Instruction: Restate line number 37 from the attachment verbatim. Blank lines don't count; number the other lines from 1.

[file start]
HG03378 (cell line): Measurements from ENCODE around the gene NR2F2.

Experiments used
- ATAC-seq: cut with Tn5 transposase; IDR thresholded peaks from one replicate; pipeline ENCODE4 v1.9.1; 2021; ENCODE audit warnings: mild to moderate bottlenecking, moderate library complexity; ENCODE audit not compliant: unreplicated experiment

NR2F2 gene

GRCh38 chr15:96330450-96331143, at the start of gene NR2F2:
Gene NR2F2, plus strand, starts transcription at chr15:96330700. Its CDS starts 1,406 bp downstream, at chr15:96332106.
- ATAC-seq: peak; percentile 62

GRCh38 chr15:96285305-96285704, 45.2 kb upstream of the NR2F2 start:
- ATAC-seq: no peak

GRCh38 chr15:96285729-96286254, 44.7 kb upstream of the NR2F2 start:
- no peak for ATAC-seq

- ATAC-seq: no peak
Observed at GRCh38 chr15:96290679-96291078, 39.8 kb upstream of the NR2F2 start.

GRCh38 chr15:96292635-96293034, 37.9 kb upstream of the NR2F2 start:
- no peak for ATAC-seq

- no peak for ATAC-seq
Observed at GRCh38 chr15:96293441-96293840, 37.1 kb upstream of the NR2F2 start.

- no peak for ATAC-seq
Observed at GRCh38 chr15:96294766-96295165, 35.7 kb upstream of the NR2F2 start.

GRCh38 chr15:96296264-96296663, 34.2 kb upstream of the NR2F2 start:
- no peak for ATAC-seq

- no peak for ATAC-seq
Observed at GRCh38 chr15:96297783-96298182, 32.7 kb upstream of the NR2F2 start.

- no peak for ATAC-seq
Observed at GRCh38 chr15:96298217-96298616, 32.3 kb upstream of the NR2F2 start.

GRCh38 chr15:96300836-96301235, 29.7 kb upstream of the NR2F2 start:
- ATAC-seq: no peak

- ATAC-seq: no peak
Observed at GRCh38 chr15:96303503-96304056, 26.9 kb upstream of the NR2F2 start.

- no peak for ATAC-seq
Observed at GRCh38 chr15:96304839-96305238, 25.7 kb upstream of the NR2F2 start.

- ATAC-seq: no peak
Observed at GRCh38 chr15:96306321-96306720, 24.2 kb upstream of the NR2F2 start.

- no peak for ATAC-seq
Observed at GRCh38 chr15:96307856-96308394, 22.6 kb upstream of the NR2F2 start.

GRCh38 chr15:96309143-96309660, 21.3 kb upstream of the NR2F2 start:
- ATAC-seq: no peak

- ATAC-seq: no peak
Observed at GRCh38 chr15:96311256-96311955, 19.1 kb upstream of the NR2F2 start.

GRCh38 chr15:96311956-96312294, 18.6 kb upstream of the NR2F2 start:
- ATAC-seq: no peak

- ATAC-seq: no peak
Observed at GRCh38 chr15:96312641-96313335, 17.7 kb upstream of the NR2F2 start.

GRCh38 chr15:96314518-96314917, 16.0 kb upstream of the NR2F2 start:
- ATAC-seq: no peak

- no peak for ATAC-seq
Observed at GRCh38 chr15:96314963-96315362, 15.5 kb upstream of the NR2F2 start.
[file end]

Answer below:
- ATAC-seq: no peak